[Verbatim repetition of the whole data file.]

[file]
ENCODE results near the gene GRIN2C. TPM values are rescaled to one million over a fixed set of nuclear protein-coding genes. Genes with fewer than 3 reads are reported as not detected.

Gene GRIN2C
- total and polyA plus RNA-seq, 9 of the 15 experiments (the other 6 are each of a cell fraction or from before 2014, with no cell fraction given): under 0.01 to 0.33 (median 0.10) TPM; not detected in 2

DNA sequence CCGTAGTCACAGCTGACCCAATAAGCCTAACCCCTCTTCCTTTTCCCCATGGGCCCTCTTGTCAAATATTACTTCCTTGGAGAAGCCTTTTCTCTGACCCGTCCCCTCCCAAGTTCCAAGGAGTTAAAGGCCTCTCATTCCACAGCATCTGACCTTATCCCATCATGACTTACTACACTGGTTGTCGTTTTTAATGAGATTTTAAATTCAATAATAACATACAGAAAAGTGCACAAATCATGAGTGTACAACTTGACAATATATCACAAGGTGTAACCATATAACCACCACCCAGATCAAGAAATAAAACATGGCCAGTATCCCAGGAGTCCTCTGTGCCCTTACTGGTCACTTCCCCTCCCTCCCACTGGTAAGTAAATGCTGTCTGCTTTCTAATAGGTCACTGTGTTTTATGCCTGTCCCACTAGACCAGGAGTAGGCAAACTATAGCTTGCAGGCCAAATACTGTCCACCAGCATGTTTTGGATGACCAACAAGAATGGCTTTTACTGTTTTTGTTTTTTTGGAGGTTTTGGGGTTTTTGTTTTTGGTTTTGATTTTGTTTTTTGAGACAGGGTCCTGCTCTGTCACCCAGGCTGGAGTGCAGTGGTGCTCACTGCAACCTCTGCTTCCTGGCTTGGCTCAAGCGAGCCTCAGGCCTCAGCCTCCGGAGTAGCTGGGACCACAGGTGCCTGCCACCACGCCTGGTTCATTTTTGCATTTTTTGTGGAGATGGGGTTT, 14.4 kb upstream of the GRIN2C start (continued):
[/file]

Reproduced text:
ENCODE results near the gene GRIN2C. TPM values are rescaled to one million over a fixed set of nuclear protein-coding genes. Genes with fewer than 3 reads are reported as not detected.

Gene GRIN2C
- total and polyA plus RNA-seq, 9 of the 15 experiments (the other 6 are each of a cell fraction or from before 2014, with no cell fraction given): under 0.01 to 0.33 (median 0.10) TPM; not detected in 2

DNA sequence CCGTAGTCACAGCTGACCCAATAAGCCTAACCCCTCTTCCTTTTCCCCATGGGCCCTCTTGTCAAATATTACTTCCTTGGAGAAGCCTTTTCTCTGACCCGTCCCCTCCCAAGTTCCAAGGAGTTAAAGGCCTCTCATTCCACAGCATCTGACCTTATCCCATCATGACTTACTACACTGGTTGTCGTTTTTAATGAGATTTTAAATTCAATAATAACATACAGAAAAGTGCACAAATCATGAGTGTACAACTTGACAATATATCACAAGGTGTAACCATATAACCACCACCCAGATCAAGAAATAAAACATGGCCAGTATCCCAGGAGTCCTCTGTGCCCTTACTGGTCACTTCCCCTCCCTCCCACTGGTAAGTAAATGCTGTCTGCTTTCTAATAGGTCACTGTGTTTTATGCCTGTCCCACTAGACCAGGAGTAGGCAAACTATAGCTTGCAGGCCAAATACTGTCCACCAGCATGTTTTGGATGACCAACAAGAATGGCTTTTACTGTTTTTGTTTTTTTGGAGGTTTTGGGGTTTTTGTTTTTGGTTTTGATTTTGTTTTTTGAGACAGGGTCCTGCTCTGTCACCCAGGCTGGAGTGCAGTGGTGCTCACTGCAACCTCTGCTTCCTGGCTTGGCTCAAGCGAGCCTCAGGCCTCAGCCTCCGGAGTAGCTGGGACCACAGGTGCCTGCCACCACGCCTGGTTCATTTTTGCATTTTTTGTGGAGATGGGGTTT, 14.4 kb upstream of the GRIN2C start (continued):